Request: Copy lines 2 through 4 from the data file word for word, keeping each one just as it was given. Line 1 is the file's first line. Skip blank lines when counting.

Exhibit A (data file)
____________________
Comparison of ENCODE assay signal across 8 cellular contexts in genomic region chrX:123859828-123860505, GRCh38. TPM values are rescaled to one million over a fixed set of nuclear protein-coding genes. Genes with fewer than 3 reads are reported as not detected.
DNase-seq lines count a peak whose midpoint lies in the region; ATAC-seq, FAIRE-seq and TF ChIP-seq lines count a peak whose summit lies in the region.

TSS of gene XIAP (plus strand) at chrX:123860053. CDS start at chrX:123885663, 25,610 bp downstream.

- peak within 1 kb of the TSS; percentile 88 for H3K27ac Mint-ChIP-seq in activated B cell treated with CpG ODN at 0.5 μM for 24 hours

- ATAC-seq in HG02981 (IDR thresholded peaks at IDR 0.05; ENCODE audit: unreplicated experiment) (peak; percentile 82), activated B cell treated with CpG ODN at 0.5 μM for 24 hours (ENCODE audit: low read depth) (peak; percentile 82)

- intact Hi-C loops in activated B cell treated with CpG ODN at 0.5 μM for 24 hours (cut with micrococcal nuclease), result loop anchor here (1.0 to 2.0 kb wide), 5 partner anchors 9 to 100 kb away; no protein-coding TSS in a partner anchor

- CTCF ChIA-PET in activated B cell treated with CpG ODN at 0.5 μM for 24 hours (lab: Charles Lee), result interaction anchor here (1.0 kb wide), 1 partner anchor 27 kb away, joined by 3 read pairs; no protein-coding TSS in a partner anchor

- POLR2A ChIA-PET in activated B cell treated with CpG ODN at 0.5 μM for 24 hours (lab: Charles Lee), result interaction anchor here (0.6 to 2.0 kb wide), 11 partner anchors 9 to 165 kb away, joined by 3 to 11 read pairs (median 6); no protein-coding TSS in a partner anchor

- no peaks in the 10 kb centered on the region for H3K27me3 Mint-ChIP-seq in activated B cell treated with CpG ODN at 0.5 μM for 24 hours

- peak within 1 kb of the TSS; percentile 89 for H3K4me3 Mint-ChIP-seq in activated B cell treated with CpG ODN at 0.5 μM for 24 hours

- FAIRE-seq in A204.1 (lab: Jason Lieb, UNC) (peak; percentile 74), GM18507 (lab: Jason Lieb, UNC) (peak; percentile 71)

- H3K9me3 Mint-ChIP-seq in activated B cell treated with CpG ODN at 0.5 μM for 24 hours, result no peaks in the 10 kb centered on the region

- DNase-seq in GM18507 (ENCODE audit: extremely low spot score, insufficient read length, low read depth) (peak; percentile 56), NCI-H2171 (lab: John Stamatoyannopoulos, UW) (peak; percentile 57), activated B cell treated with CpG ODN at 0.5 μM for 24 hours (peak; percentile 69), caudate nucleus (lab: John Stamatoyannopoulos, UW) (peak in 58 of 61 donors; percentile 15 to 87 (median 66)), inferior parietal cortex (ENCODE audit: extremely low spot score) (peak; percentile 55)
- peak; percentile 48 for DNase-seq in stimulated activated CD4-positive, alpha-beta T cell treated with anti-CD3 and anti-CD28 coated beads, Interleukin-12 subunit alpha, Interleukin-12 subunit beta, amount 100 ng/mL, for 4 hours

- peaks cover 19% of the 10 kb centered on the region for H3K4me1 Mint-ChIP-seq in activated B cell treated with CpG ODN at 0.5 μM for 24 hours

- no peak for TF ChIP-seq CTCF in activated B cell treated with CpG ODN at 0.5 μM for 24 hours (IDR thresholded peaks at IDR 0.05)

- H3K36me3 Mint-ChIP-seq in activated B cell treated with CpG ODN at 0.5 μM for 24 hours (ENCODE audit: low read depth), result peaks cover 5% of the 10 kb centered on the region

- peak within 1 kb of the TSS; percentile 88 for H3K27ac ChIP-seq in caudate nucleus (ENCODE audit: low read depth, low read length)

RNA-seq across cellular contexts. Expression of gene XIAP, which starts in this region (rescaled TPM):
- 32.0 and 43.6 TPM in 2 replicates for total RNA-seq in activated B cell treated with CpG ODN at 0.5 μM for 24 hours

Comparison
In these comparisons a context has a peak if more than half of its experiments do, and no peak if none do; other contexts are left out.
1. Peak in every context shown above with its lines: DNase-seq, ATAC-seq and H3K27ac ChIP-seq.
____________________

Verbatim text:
DNase-seq lines count a peak whose midpoint lies in the region; ATAC-seq, FAIRE-seq and TF ChIP-seq lines count a peak whose summit lies in the region.

TSS of gene XIAP (plus strand) at chrX:123860053. CDS start at chrX:123885663, 25,610 bp downstream.

- peak within 1 kb of the TSS; percentile 88 for H3K27ac Mint-ChIP-seq in activated B cell treated with CpG ODN at 0.5 μM for 24 hours